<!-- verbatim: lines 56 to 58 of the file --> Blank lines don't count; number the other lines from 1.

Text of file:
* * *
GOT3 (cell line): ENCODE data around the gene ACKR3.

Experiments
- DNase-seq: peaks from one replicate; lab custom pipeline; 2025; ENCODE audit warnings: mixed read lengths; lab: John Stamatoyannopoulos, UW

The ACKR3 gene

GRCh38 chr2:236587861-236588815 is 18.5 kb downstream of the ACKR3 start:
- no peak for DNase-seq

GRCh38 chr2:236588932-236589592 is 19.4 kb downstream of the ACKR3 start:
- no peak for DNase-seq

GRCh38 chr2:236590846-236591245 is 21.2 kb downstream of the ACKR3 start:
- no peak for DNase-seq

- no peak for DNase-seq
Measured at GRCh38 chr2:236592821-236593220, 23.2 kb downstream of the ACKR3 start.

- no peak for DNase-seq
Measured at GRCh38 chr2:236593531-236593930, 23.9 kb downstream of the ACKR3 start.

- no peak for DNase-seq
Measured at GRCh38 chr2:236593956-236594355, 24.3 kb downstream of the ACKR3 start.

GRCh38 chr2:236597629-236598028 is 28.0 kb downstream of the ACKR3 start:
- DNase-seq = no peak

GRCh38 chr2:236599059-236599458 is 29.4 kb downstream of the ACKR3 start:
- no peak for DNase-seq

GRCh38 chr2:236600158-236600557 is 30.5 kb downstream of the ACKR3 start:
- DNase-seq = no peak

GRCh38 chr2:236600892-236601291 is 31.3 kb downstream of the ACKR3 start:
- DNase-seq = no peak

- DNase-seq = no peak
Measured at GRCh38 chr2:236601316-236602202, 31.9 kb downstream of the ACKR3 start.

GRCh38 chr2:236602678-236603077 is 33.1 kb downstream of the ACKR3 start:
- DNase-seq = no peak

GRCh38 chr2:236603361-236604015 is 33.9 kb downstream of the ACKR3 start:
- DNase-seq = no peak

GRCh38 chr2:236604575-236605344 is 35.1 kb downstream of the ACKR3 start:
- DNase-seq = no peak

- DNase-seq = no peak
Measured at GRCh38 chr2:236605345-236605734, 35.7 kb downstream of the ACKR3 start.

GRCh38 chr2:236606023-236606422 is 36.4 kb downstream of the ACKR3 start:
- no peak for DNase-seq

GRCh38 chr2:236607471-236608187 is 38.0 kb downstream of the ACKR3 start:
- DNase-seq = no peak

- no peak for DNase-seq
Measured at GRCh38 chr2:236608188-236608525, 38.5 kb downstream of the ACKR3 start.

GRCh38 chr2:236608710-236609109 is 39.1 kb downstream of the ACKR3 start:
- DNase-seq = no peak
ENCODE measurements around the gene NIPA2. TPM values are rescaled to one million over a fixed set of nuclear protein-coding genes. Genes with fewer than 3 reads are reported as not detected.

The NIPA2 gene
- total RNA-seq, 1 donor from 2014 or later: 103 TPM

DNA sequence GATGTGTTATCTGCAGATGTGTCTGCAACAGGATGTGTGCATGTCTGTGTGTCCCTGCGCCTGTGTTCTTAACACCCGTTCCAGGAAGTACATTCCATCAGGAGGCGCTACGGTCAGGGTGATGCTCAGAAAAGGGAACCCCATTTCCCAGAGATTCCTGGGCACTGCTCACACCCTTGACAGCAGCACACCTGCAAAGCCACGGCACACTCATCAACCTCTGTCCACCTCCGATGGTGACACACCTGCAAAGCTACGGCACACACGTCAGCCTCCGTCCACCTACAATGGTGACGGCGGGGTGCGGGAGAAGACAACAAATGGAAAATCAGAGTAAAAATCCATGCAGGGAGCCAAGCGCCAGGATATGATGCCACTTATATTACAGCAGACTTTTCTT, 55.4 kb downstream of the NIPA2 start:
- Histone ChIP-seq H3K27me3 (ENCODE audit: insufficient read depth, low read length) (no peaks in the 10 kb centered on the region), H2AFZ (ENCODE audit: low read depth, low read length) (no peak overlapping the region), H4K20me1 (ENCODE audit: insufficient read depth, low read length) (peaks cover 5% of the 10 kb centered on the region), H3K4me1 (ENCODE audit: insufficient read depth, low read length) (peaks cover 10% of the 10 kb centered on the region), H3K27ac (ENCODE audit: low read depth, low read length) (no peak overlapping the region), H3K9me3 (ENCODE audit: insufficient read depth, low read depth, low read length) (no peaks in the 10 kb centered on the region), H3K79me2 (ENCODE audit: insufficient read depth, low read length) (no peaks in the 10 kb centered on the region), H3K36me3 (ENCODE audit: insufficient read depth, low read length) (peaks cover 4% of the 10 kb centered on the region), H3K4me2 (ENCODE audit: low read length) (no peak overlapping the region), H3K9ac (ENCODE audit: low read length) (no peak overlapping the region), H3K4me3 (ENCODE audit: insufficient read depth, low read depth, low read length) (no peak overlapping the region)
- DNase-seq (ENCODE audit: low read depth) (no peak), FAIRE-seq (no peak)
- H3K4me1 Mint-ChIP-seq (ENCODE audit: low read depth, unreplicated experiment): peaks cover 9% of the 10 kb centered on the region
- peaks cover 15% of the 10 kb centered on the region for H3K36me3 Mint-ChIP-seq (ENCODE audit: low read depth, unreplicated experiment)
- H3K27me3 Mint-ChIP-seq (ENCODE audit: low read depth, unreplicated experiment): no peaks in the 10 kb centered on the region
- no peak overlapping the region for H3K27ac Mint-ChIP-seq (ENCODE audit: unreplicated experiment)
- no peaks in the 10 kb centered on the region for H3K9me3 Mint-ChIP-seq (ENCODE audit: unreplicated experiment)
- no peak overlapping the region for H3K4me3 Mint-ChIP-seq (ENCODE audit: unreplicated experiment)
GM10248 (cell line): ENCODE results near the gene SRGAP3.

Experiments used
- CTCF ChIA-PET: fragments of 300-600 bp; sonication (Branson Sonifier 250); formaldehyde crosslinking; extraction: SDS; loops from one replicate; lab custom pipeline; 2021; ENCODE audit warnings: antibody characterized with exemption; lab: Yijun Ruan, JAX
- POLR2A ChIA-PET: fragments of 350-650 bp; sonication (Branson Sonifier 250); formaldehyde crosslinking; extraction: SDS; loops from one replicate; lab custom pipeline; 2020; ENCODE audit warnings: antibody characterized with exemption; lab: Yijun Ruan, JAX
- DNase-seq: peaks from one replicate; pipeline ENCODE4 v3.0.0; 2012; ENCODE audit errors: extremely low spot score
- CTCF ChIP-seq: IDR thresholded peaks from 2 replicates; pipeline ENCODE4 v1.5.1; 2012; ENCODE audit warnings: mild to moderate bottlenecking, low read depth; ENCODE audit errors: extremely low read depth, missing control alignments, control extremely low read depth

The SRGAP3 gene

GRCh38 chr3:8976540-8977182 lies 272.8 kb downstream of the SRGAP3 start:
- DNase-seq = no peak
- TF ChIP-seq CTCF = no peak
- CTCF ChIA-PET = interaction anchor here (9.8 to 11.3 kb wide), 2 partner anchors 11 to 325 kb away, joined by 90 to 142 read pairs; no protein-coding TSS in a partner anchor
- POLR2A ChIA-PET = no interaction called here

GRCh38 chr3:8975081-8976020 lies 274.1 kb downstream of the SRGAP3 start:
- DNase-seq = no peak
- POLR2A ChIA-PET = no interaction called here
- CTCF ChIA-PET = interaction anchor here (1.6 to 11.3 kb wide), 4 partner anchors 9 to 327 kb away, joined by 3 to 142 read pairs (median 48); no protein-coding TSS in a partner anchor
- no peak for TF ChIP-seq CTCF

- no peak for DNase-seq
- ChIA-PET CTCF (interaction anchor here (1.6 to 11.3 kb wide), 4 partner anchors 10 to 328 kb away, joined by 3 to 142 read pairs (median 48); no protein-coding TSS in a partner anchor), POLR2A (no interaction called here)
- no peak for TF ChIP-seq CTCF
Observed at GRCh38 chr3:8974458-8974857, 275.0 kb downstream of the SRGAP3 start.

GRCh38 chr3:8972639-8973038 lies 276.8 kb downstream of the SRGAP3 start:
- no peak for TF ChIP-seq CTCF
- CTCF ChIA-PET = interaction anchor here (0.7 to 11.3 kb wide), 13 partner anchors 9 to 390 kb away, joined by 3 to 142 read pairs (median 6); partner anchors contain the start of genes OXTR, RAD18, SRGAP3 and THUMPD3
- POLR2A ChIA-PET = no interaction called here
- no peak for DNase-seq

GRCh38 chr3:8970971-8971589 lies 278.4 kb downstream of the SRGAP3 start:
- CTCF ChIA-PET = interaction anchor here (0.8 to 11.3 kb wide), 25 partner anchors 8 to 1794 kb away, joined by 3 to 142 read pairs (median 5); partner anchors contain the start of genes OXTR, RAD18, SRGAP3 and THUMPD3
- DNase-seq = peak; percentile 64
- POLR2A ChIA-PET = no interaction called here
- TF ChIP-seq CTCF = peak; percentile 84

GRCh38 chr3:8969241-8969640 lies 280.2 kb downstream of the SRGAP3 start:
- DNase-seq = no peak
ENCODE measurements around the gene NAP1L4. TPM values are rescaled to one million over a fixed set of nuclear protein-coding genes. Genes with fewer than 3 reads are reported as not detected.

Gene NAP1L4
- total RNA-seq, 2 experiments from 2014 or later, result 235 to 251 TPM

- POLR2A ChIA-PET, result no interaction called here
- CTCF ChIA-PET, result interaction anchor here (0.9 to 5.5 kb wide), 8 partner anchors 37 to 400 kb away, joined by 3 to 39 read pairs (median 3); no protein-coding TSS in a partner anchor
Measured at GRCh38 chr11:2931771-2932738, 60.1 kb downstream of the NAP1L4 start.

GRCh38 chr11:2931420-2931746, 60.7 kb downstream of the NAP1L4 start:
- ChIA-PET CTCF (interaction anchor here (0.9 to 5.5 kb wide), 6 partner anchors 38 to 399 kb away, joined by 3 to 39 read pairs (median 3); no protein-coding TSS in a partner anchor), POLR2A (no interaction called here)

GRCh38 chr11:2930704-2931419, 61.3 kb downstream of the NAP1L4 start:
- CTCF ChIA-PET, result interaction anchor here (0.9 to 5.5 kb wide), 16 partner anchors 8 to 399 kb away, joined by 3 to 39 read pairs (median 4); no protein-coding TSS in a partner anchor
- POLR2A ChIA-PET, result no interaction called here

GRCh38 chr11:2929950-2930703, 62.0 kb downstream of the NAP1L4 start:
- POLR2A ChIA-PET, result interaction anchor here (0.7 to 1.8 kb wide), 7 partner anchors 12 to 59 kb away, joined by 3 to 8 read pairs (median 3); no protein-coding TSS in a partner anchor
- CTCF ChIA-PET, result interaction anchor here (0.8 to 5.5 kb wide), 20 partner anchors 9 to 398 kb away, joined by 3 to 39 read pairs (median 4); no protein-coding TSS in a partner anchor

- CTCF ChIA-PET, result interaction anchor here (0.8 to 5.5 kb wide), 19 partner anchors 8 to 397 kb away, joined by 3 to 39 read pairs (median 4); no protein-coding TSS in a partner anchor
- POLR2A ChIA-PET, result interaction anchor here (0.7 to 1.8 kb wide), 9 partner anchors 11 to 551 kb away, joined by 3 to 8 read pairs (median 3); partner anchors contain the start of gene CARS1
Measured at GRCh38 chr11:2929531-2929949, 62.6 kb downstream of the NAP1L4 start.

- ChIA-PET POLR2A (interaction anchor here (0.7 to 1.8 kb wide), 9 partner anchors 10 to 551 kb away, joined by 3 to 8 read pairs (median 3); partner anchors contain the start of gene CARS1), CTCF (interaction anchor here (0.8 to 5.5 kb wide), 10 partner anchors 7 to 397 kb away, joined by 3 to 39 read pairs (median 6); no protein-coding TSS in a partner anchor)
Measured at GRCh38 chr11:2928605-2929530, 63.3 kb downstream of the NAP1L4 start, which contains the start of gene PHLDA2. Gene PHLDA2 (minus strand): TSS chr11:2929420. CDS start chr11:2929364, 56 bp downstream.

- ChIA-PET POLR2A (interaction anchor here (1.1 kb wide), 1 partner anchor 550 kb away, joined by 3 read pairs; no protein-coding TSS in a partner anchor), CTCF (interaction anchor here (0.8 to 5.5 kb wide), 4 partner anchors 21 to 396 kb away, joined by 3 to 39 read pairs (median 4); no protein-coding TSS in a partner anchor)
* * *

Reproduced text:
Experiments used
- CTCF ChIA-PET: fragments of 300-600 bp; sonication (Branson Sonifier 250); formaldehyde crosslinking; extraction: SDS; loops from one replicate; lab custom pipeline; 2021; ENCODE audit warnings: antibody characterized with exemption; lab: Yijun Ruan, JAX
- POLR2A ChIA-PET: fragments of 350-650 bp; sonication (Branson Sonifier 250); formaldehyde crosslinking; extraction: SDS; loops from one replicate; lab custom pipeline; 2020; ENCODE audit warnings: antibody characterized with exemption; lab: Yijun Ruan, JAX